Elgton Jenkins 64, Josh Myers 64, Zach Tom 64, Jon Runyan 57, Rasheed Walker 56, Yosh Nijman 8, Sean Rhyan 7, Royce Newman 1
The Packers only rotated Nijman and Rhyan in for one series each in this game, with Nijman coming on for the final drive of the second half and Rhyan on for the first series of the fourth quarter. Both of those drives ended in punts, and Rhyan gave up a pressure immediately to Chris Jones, who was his usual disruptive self against both Rhyan and Runyan. Still, the line did a good job in the run game, helping the Packers run for more than 5 yards per carry, and they allowed only four hits and two sacks on Love — though the QB’s creative releases and quick throws helped with that as well.
DEFENSE (67 TOTAL SNAPS)
Kenny Clark 54, T.J. Slaton 36, Devonte Wyatt 31, Karl Brooks 24, Colby Wooden 5
The Packers struggled to contain running back Isiah Pacheco, who ran for 110 yards on 18 carries, but it ended up not being a back-breaking issue, in part because the defense held firm in the red zone in the first half. Clark and Wyatt each got into the action as pass-rushers with a half-sack apiece in that first half, while Slaton had a key pass breakup on a would-be shovel pass to Clyde Edwards-Helaire near the goal line.
Preston Smith 42, Rashan Gary 40, Kingsley Enagbare 27, Lukas Van Ness 25
Smith and Gary each combined with one of the linemen for third-down sacks in the first half to force field goals, while Van Ness brought Mahomes down for his second sack and one of the best plays of his rookie season. In total, the edge group combined for two sacks and four hits in the game while continuing their usual roughly 60/40 rotation.
Quay Walker 67, De’Vondre Campbell 55
The Packers had the services of both of their primary inside linebackers on Sunday, and Walker filled up the stat sheet with 4 solo tackles and 9 assists. Many of those tackles were on Pacheco 5 yards or more downfield, however.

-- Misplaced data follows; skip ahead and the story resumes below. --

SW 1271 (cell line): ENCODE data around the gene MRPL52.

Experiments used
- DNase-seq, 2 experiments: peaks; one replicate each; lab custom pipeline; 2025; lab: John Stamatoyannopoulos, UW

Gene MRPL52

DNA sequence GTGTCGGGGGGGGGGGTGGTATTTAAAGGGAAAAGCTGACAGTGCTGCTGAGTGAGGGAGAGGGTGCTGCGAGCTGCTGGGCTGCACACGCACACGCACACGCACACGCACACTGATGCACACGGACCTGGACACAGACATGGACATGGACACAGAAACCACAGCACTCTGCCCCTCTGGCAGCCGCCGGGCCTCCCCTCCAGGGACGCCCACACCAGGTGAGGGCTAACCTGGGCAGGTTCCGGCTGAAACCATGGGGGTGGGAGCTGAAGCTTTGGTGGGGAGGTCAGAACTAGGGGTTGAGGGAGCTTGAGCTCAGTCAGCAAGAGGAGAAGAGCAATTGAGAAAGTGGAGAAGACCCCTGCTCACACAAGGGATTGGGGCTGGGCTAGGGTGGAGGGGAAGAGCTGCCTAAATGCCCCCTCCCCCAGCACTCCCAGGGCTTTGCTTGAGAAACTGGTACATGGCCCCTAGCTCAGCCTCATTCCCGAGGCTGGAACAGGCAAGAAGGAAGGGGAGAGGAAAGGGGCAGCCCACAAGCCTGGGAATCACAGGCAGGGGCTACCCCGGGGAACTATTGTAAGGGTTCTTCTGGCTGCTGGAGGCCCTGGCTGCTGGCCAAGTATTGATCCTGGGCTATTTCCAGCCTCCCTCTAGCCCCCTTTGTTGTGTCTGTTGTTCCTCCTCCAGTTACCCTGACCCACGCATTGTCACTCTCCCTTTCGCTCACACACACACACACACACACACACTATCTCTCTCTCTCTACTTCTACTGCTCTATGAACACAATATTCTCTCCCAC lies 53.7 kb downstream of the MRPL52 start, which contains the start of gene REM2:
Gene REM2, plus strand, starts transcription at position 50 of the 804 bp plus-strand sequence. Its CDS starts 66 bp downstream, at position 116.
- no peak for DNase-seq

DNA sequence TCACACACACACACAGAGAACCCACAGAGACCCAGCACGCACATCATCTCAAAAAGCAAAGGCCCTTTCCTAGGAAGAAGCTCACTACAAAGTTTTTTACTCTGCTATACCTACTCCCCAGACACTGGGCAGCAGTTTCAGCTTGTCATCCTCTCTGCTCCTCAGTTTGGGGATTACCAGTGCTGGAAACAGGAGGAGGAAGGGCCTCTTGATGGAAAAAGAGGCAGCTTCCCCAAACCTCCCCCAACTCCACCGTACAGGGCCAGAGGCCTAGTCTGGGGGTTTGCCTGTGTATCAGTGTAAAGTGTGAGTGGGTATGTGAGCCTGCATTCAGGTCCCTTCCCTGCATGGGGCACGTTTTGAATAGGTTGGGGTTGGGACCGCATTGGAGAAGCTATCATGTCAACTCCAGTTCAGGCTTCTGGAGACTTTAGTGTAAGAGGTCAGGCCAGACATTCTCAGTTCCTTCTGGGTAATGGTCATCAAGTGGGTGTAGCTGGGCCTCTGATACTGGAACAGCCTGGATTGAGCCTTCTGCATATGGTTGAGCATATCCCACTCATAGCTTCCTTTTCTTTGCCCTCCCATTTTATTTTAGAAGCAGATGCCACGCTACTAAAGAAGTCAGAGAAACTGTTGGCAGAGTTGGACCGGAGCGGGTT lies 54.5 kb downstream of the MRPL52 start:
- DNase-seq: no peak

Jonathan Owens 67, Darnell Savage 61, Rudy Ford 7, Anthony Johnson, Jr. 6
Savage returned from injured reserve and played almost every snap, missing just six snaps for a brief injury-related absence before returning. Johnson spelled him during that short period. Meanwhile, Owens started over Ford, who in turn was the team’s dime back and is likely still working his way back up to a full workload. Owens finished tied for third on the team in tackles with five solo stops, and he laid a great — and clean — hit on Patrick Mahomes near the sideline that drew an impressively bad “late hit” flag.
Corey Ballentine 67, Carrington Valentine 67, Keisean Nixon 56
The Packers continue to play solid defense with a pair of backups at boundary corner, and Ballentine had a big role to play with a whopping 10 total tackles. It was Nixon who delivered the biggest play of the day for the defense, however, a phenomenal interception of Mahomes on which he said he knew the Chiefs’ play based on a pre-snap signal from the quarterback to receiver Skyy Moore. That turned the ball over to the Packers with a 5-point lead and allowed them to run down a ton of clock and extend their lead to 8 before the Chiefs’ final drive.
SPECIAL TEAMS LEADERS
Isaiah McDuffie 14, Robert Rochell 14, Kristian Welch 14, Eric Wilson 14, Zayne Anderson 12, Kraft 12, Pearson 12, Anders Carlson 11, Heath 11, Owens 11